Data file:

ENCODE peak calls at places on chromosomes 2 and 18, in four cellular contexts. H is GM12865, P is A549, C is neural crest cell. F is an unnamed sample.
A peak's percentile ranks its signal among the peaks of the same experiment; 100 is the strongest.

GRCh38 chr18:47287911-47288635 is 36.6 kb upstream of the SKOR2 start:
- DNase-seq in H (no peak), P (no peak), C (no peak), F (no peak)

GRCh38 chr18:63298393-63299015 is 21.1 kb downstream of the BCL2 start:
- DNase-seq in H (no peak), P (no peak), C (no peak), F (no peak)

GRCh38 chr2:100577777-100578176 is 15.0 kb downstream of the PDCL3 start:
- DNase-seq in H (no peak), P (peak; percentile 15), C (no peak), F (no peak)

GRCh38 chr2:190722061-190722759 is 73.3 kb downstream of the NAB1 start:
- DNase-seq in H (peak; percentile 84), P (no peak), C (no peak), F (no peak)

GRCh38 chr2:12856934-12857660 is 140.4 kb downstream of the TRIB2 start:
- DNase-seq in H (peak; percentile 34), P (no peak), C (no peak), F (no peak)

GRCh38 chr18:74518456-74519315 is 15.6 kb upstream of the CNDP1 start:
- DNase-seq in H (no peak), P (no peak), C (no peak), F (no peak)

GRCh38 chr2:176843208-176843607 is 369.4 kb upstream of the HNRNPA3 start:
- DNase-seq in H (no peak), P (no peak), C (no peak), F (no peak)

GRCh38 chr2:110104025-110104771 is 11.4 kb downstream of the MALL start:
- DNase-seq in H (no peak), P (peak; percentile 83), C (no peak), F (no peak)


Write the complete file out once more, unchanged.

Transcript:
ENCODE peak calls at places on chromosomes 2 and 18, in four cellular contexts. H is GM12865, P is A549, C is neural crest cell. F is an unnamed sample.
A peak's percentile ranks its signal among the peaks of the same experiment; 100 is the strongest.

GRCh38 chr18:47287911-47288635 is 36.6 kb upstream of the SKOR2 start:
- DNase-seq in H (no peak), P (no peak), C (no peak), F (no peak)

GRCh38 chr18:63298393-63299015 is 21.1 kb downstream of the BCL2 start:
- DNase-seq in H (no peak), P (no peak), C (no peak), F (no peak)

GRCh38 chr2:100577777-100578176 is 15.0 kb downstream of the PDCL3 start:
- DNase-seq in H (no peak), P (peak; percentile 15), C (no peak), F (no peak)

GRCh38 chr2:190722061-190722759 is 73.3 kb downstream of the NAB1 start:
- DNase-seq in H (peak; percentile 84), P (no peak), C (no peak), F (no peak)

GRCh38 chr2:12856934-12857660 is 140.4 kb downstream of the TRIB2 start:
- DNase-seq in H (peak; percentile 34), P (no peak), C (no peak), F (no peak)

GRCh38 chr18:74518456-74519315 is 15.6 kb upstream of the CNDP1 start:
- DNase-seq in H (no peak), P (no peak), C (no peak), F (no peak)

GRCh38 chr2:176843208-176843607 is 369.4 kb upstream of the HNRNPA3 start:
- DNase-seq in H (no peak), P (no peak), C (no peak), F (no peak)

GRCh38 chr2:110104025-110104771 is 11.4 kb downstream of the MALL start:
- DNase-seq in H (no peak), P (peak; percentile 83), C (no peak), F (no peak)